However, in some cases, an ingrown hair can have more serious effects. This can include the following:

  • Infection from external bacteria
  • Darkening of the skin in and around the area
  • A small to medium scar as a result of scratching or picking
  • A wound due to scratching or picking

An infected or painful ingrown hair may need further treatment, a doctor or dermatologist will be able to assist in the removal of the ingrown hair. In this case, the doctor will make a small cut in order to release the ‘trapped hair’. This will then be followed by medication to treat the infection.

Medications that your doctor may use to treat this condition can include:

  • Steroid medication or topical ointment to use in the area of the affected follicle in order to reduce the swelling.
  • Retinoids for the removal of dead skin and reduction of pigment changes as a result of the ingrown hair.
  • Antibiotics to treat or prevent infection, taking either by mouth or with a topical cream onto the affected area of skin.

Preventing ingrown hairs - and ensuring they go away

There is no known physical treatment that can actively prevent ingrown hairs from occurring. However, there are many different ways that the chance of ingrowing hairs occurring can be reduced. A variety of different methods can be used daily to prevent ingrowing hairs from becoming chronic. To reduce their appearance the following methods can be used:

  • Using exfoliation scrubs or a rough flannel every day, rubbing the face in a circular motion to fully clean out pores and tease out stuck or stubborn hairs
  • Shaving with a very sharp bladed razor
  • Wetting the skin with hot to warm water when shaving, and using good quality shaving creams or gels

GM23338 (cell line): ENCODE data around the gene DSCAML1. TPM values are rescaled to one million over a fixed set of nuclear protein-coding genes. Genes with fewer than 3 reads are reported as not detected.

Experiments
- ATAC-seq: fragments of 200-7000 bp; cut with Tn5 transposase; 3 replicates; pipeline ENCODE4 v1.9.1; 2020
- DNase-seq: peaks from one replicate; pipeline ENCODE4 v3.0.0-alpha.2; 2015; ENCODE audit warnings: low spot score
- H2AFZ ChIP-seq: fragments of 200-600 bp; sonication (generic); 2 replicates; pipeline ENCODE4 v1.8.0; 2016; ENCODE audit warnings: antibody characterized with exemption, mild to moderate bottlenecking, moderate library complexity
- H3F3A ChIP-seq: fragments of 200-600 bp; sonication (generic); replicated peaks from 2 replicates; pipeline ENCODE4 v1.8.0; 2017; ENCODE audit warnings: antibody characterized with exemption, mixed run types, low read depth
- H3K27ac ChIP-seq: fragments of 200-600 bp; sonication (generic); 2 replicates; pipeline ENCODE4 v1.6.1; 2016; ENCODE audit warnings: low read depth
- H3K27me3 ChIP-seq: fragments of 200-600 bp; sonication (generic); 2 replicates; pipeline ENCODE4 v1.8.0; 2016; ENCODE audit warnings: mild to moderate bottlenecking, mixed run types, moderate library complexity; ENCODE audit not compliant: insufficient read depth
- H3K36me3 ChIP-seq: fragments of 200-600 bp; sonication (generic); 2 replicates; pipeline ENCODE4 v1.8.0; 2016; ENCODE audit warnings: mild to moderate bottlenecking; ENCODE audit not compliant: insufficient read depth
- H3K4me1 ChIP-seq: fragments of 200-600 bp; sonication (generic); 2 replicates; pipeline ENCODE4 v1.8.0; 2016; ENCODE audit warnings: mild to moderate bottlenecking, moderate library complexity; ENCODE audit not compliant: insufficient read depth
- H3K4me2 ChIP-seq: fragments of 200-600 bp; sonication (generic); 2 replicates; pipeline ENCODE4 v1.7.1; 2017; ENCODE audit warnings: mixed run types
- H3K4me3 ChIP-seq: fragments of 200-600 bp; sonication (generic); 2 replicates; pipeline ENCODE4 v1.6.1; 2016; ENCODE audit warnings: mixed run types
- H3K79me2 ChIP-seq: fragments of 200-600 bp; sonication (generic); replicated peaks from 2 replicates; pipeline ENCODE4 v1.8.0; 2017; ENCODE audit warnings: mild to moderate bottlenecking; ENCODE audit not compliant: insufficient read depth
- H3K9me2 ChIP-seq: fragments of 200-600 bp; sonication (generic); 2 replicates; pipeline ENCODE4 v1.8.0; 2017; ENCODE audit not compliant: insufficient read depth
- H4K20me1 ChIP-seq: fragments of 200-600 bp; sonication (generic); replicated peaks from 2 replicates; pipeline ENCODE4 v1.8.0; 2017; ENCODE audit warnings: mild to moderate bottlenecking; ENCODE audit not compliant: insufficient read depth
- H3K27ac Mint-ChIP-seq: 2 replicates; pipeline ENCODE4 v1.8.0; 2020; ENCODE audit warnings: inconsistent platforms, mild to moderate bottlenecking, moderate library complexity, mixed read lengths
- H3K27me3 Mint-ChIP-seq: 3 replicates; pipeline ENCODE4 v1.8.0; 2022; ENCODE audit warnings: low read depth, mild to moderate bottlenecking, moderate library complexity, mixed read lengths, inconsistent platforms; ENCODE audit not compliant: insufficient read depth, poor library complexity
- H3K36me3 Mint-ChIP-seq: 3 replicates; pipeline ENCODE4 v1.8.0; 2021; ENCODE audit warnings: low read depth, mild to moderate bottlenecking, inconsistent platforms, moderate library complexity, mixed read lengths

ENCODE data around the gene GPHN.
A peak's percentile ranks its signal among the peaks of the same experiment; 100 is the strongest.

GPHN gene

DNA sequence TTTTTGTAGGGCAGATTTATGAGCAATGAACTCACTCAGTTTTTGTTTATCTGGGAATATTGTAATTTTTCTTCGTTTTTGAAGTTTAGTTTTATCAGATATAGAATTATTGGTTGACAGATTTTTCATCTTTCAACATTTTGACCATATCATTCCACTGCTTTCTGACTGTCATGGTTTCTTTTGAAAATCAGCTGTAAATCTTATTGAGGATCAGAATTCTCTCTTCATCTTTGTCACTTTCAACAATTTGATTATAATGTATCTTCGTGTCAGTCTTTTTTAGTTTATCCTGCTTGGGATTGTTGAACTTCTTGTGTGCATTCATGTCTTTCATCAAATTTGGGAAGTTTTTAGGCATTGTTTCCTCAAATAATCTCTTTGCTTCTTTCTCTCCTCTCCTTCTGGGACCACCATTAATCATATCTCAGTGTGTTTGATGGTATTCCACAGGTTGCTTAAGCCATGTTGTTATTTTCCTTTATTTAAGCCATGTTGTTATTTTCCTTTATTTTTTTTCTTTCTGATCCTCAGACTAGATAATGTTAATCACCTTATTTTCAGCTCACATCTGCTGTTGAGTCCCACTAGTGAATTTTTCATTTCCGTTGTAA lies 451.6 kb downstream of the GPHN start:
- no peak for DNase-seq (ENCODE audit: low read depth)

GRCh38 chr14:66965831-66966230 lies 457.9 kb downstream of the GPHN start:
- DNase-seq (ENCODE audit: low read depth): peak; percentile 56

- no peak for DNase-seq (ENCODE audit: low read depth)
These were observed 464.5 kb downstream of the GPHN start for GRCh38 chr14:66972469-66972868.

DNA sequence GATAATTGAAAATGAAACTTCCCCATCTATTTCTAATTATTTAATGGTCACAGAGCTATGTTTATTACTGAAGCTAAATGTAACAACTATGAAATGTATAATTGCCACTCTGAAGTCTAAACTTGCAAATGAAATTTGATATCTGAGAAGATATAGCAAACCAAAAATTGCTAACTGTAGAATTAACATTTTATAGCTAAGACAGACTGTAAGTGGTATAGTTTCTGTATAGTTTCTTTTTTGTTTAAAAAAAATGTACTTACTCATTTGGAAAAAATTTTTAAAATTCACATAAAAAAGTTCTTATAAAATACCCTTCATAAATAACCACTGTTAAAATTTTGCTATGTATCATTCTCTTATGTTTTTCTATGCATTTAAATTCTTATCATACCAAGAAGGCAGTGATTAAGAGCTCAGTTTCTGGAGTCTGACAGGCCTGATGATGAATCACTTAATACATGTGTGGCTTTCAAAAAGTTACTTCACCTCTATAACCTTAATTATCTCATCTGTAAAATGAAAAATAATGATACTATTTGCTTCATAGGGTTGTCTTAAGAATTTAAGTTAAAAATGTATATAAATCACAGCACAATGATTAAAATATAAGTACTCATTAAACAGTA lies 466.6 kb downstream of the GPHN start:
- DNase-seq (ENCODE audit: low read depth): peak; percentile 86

• Shaving in the direction that your hair grows in
  • Using a razor as sparingly as possible when shaving, to avoid repeatedly going over the same areas
  • Ensuring the blade is clean and rinsed between each shave
  • Never pressing the blade into the skin when shaving, instead skimming the blade across the surface of the skin
  • Applying a cool wet cloth or toner following shaving to close the pores and reduce the risk of contamination
  • Reducing shaving activities down to once a week if possible

Often, for those who have chronic problems with ingrown hairs, the above methods may not result in the condition from disappearing altogether. At this point, speaking to a dermatologist may be a good option, in order to clear the skin out fully with facial treatments.

In some cases, choosing other methods of treatment for hair growth may reduce or prevent ingrown hairs from reoccurring. Using other forms of hair loss removal such as depilatory creams, electrolysis or laser hair removal may be the better choice if you have chronic problems with ingrown hairs. Removal of the hair follicle could also be considered in more extreme cases, here ingrown hairs often become infected.